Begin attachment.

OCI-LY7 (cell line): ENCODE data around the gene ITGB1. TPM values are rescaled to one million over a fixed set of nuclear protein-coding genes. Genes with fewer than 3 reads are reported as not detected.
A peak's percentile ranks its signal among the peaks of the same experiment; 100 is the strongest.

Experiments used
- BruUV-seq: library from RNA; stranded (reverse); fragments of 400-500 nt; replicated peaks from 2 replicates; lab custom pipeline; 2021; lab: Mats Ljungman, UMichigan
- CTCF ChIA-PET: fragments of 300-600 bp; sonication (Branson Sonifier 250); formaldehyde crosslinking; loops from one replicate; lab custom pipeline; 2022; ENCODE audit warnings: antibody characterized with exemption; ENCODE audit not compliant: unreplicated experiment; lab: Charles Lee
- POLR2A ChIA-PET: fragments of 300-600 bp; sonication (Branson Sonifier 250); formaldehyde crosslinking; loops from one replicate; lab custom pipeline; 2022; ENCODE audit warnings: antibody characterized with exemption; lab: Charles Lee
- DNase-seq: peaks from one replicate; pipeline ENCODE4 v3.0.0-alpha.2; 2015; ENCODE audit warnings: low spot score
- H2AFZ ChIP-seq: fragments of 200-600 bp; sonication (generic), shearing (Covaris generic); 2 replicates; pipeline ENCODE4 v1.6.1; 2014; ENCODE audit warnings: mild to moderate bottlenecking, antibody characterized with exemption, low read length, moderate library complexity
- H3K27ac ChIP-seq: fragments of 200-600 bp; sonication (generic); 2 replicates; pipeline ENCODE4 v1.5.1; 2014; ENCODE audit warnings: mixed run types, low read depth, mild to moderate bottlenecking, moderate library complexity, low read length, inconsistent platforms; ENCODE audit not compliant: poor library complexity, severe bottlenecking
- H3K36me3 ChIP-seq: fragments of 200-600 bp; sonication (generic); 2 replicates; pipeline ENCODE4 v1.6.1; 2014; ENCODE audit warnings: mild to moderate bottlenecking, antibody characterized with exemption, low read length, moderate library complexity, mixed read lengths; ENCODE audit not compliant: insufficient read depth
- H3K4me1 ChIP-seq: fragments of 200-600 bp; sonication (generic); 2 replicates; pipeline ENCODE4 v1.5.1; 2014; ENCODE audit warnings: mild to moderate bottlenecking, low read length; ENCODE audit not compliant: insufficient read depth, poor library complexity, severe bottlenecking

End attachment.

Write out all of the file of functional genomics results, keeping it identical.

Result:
OCI-LY7 (cell line): ENCODE data around the gene ITGB1. TPM values are rescaled to one million over a fixed set of nuclear protein-coding genes. Genes with fewer than 3 reads are reported as not detected.
A peak's percentile ranks its signal among the peaks of the same experiment; 100 is the strongest.

Experiments used
- BruUV-seq: library from RNA; stranded (reverse); fragments of 400-500 nt; replicated peaks from 2 replicates; lab custom pipeline; 2021; lab: Mats Ljungman, UMichigan
- CTCF ChIA-PET: fragments of 300-600 bp; sonication (Branson Sonifier 250); formaldehyde crosslinking; loops from one replicate; lab custom pipeline; 2022; ENCODE audit warnings: antibody characterized with exemption; ENCODE audit not compliant: unreplicated experiment; lab: Charles Lee
- POLR2A ChIA-PET: fragments of 300-600 bp; sonication (Branson Sonifier 250); formaldehyde crosslinking; loops from one replicate; lab custom pipeline; 2022; ENCODE audit warnings: antibody characterized with exemption; lab: Charles Lee
- DNase-seq: peaks from one replicate; pipeline ENCODE4 v3.0.0-alpha.2; 2015; ENCODE audit warnings: low spot score
- H2AFZ ChIP-seq: fragments of 200-600 bp; sonication (generic), shearing (Covaris generic); 2 replicates; pipeline ENCODE4 v1.6.1; 2014; ENCODE audit warnings: mild to moderate bottlenecking, antibody characterized with exemption, low read length, moderate library complexity
- H3K27ac ChIP-seq: fragments of 200-600 bp; sonication (generic); 2 replicates; pipeline ENCODE4 v1.5.1; 2014; ENCODE audit warnings: mixed run types, low read depth, mild to moderate bottlenecking, moderate library complexity, low read length, inconsistent platforms; ENCODE audit not compliant: poor library complexity, severe bottlenecking
- H3K36me3 ChIP-seq: fragments of 200-600 bp; sonication (generic); 2 replicates; pipeline ENCODE4 v1.6.1; 2014; ENCODE audit warnings: mild to moderate bottlenecking, antibody characterized with exemption, low read length, moderate library complexity, mixed read lengths; ENCODE audit not compliant: insufficient read depth
- H3K4me1 ChIP-seq: fragments of 200-600 bp; sonication (generic); 2 replicates; pipeline ENCODE4 v1.5.1; 2014; ENCODE audit warnings: mild to moderate bottlenecking, low read length; ENCODE audit not compliant: insufficient read depth, poor library complexity, severe bottlenecking